O'REILLY: OK, so it was a wash?
STOSSEL: It was a wash.
O'REILLY: OK. So it comes down to people, they would rather — I think most Americans, 72 percent, the polls say, like the greeting "Merry Christmas" in the Christmas season. Twenty-four percent like "Happy Holidays." So I think that, if you have a good product that they want and you say, "Merry Christmas," that's a winner right there. Would you disagree with that?
STOSSEL: I think these people know more how to run their business than I do. And if it was good business practice, they'd all be saying, "Merry Christmas."
O'REILLY: Do you really believe though that pinhead CEOs — I mean, come on, you know what corporations are — that tell their — and this is why we got involved about four or five years ago. They were ordering their employees not to say, "Merry Christmas." Do you really think that they know how to run a company better than you do? Would you do that?
STOSSEL: Well, I think they figured it out pretty quickly.
O'REILLY: Why did they figure it out? Why?
STOSSEL: Because they were losing business.
O'REILLY: Why were they losing business?
STOSSEL: Because Bill O'Reilly gave them a bad rap.
O'REILLY: You bet! And I got a lot of good presents from Santa for doing that. But my point is that I thought it was fascism, fascism, which offends a libertarian like you, for a CEO or a store manager to tell their employees, "You better not say, 'Merry Christmas,' even though the reason we're selling stuff is because of Christmas." Isn't that fascism?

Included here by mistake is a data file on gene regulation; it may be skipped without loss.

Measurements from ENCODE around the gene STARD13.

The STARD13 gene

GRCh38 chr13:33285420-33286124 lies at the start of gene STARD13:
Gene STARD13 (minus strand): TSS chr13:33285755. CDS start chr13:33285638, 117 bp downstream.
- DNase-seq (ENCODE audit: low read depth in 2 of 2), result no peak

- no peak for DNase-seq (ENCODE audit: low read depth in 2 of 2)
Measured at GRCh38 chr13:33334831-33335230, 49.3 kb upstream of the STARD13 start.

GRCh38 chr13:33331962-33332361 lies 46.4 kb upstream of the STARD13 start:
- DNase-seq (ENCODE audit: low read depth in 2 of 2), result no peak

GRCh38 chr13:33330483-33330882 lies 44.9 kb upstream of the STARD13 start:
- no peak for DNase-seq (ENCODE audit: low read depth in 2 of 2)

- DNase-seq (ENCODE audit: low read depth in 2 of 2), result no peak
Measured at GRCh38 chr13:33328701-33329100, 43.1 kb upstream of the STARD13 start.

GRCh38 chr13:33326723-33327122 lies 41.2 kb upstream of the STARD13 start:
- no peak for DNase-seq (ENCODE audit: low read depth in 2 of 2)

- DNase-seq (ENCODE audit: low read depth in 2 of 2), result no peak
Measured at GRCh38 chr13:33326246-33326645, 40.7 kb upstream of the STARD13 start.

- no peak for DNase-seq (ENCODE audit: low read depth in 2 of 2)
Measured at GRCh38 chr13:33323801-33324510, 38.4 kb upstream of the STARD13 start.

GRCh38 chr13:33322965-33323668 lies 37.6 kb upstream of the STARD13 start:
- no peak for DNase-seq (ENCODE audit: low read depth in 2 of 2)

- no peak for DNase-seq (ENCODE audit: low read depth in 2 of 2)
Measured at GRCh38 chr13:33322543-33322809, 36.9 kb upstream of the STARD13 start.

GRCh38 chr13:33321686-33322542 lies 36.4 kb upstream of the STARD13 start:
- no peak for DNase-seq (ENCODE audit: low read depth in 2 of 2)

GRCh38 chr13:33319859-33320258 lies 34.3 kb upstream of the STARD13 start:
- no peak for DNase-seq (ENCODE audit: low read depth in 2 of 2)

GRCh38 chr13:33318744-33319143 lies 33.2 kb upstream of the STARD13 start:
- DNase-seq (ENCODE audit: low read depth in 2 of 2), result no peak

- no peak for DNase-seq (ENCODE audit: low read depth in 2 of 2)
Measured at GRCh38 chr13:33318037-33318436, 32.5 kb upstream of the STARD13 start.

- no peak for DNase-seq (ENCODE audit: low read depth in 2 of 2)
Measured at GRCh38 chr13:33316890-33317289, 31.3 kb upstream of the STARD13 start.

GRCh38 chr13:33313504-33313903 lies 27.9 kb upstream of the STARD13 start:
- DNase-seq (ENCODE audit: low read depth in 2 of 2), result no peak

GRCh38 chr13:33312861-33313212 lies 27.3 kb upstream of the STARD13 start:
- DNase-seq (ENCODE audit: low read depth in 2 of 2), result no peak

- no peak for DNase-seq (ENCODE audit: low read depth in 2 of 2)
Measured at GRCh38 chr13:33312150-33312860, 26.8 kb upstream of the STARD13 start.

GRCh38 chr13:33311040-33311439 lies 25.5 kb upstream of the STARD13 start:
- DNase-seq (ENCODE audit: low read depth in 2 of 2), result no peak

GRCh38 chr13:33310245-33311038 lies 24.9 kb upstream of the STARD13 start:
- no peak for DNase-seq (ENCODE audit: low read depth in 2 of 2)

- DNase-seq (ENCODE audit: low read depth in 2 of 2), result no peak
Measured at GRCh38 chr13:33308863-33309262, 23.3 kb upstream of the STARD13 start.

STOSSEL: No. It's — it's ownership. He built the business. If he says, "Stand on your head, sing when people come in," you don't have to work there. You can quit. It's his business.
O'REILLY: And the union won't tolerate that. You can't stand on anybody's head if you're in the — if you're a Teamster. They'll cut your head off if do you that, Stossel.
STOSSEL: Well, that's closer to fascism. But I couldn't call the unions fascism.
O'REILLY: So you weren't — you weren't offended by the management saying to employees, "You can't say 'Merry Christmas'"?
STOSSEL: No, these are scared people who were frightened by the left. "Oh, we're going to get sued for religious discrimination" or something.
O'REILLY: All right. I want to do two things. The — the Christmas-friendly by the folks: Bass Pro Shop, Cabela's. Is that how you say it?
O'REILLY: OK. It's a gun shop. Lands End, K-Mart, Sears. OK.
Now, Stossel's new program debuts this Thursday, 8 p.m. on Fox Business Channel all across the country. Why should I watch it?
STOSSEL: Because it's going to be great, and it's going to crush your show. We're going to talk about...
O'REILLY: You're up against "The Factor"?
STOSSEL: That's right.
O'REILLY: Right. And you know why they did that?
STOSSEL: Because they're tired of you? And they want — they want...
O'REILLY: They want you out of here. You're making too much money. DVR Stossel. And you're going to be on again Friday, right? Friday at 10.
STOSSEL: Against my old show, "20/20."
O'REILLY: That's right.
STOSSEL: I'll crush you. I'll crush "20/20."
O'REILLY: Anybody want to make a wager on that? All right. John Stossel, everybody.